Just to nip back into the world of Davy Francis and his other creation now and the one which was the very first comic strip Oink! ever published within its pages.  Cowpat County was the first strip in the preview issue and you can read it right here if you haven't already.  They've appeared less frequently in the comic so it's always good to see the return of Farmer Giles et all and this time it's another Oink! crossover.

Back in #15 many new characters were introduced to the run.  As I've discovered with my readthrough, many of those classed as regulars might not be in every single issue however, such was the mass of characters and talent involved and the wish to keep it all fresh and seemingly random.  One such strip was Barrington Bosh - He's Incredibly Posh, who now makes his first appearance on the blog too.  His life was one of luxury, with staff to do everything from tying his shoelaces to actually replacing him in conversations as he was just too rich to talk to other people.

He was drawn by Roger Rental's Ian Knox, which shouldn't be a surprise given the similarities in the full names of the strips and here Ian and Davy teamed up to draw the strip together when Bosh finds himself somewhere a bit out of his depth:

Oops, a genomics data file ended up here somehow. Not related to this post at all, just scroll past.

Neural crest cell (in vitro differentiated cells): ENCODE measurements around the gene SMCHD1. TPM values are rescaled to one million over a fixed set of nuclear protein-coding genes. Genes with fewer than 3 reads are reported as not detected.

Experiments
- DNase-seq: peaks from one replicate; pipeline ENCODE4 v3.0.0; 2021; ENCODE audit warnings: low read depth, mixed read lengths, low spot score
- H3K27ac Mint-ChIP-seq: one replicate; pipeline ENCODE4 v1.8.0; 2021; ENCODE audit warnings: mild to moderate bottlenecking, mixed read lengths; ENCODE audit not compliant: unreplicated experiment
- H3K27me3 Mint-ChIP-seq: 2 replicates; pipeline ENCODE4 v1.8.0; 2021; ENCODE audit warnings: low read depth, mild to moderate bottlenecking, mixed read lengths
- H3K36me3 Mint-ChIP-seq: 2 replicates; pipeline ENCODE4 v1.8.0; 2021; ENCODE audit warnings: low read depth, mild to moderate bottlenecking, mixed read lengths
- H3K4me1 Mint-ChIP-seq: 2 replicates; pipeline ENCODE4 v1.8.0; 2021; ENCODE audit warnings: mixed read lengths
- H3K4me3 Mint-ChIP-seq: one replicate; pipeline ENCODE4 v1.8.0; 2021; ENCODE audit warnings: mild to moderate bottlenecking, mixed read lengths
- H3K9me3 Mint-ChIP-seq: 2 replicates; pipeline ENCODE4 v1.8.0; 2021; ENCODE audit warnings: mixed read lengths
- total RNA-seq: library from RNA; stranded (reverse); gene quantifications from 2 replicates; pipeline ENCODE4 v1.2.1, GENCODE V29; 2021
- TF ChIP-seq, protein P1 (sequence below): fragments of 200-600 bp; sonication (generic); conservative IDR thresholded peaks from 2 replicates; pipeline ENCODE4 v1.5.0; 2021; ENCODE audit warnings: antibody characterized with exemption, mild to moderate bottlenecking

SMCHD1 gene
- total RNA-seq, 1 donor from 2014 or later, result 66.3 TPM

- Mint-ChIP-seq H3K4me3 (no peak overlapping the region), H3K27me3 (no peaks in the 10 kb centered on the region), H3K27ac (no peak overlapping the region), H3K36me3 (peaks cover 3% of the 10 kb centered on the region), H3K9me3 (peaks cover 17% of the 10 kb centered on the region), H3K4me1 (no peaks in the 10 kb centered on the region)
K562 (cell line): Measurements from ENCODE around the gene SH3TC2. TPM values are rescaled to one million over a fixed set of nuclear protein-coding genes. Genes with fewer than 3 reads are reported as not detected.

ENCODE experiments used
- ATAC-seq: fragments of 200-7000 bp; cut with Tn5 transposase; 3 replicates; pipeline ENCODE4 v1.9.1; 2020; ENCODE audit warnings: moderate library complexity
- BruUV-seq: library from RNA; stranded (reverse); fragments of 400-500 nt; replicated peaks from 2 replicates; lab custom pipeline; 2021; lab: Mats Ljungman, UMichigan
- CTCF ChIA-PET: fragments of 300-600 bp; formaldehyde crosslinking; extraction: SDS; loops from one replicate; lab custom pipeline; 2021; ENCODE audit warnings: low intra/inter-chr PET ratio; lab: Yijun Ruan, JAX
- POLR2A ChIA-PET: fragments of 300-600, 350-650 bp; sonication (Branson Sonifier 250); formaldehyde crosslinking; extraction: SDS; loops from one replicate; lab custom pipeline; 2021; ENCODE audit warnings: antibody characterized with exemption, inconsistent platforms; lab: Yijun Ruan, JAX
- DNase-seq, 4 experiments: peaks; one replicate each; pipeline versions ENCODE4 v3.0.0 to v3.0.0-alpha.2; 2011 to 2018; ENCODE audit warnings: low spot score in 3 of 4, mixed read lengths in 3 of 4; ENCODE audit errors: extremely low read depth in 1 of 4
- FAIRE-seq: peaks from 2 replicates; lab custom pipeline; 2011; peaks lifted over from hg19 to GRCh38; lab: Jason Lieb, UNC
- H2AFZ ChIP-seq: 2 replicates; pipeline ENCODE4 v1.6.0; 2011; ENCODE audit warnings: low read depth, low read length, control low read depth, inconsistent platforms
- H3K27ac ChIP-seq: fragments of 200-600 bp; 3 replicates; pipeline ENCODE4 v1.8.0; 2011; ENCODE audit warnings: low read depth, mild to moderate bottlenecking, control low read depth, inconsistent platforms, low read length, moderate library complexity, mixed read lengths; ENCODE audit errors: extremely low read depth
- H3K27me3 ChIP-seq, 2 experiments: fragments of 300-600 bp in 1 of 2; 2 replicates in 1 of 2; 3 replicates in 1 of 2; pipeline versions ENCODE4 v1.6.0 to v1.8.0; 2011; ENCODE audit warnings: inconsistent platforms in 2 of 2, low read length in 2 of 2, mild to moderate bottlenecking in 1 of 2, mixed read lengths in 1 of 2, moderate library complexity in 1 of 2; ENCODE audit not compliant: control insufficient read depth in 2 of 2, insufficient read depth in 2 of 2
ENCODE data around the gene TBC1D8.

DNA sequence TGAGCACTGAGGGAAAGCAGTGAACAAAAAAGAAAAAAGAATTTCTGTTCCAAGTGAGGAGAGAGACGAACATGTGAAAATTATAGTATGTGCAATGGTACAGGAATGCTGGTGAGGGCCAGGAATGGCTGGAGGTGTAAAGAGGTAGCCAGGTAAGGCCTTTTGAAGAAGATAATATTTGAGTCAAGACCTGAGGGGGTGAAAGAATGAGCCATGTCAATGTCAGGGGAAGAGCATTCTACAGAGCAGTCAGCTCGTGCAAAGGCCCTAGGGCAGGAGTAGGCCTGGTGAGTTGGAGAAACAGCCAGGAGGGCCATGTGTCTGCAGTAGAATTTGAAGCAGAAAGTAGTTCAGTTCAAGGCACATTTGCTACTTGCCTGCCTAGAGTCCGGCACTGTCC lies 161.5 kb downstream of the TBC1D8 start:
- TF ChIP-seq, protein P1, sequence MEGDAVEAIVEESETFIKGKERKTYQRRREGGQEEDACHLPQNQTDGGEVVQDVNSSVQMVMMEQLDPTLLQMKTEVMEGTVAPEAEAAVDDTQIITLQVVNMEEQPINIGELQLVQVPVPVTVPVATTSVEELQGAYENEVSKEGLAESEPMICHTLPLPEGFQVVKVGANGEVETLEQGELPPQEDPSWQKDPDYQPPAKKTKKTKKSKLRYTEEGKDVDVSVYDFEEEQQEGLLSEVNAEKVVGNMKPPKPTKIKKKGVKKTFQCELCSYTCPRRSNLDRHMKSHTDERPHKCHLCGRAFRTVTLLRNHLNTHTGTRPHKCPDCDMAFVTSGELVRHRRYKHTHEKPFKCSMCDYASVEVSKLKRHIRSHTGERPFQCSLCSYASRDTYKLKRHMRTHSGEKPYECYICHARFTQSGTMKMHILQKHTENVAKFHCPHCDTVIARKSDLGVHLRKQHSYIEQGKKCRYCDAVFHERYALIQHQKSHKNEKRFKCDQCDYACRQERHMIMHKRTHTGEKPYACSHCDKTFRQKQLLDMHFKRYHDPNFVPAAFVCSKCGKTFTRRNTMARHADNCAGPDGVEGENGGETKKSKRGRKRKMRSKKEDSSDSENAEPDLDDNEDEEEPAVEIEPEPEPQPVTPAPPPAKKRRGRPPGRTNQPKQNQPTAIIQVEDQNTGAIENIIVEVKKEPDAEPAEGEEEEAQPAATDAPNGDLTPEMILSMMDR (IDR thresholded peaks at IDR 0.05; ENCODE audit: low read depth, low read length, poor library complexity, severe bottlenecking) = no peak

Another regular in the Oink! sense of the word is the loveable rogue pensioner Psycho Gran.  Created by David Leach who continues to create new adventures to this day for her in her own comic, she usually took up half a page with her often violent take on retirement.  I could only ever remember her taking up a full page in the second Christmas issue with a back page mini-poster of her 'waiting' for Santa Claus, so I was delighted to see her in a full-page of comic strip right here in this issue.

Does that mean the violence is spread out more?  You know, thinned out so as to drag it over double the length of time?  Not quite!:

She should try coming here and using Northern Ireland's public transport system!

UPDATE: Have a read of the comments section for this post where you'll find some Psycho Gran trivia from her creator.

Recently I've featured some superb artwork by Viz's Simon Thorpe, which you should really check out in the label on the left there as none of it should be missed by any proper pig pal.  There was an incorrect myth surrounding the relationship between the two comics - that the adult title's creators resented the young upstart and claimed it was just a pale copy of theirs.  In reality the creators of the two comics knew each other, were fans of each other's work and would meet up upon occasion.  The very fact Simon, who is one of the editorial team at Viz, contributed to Oink! should prove this point.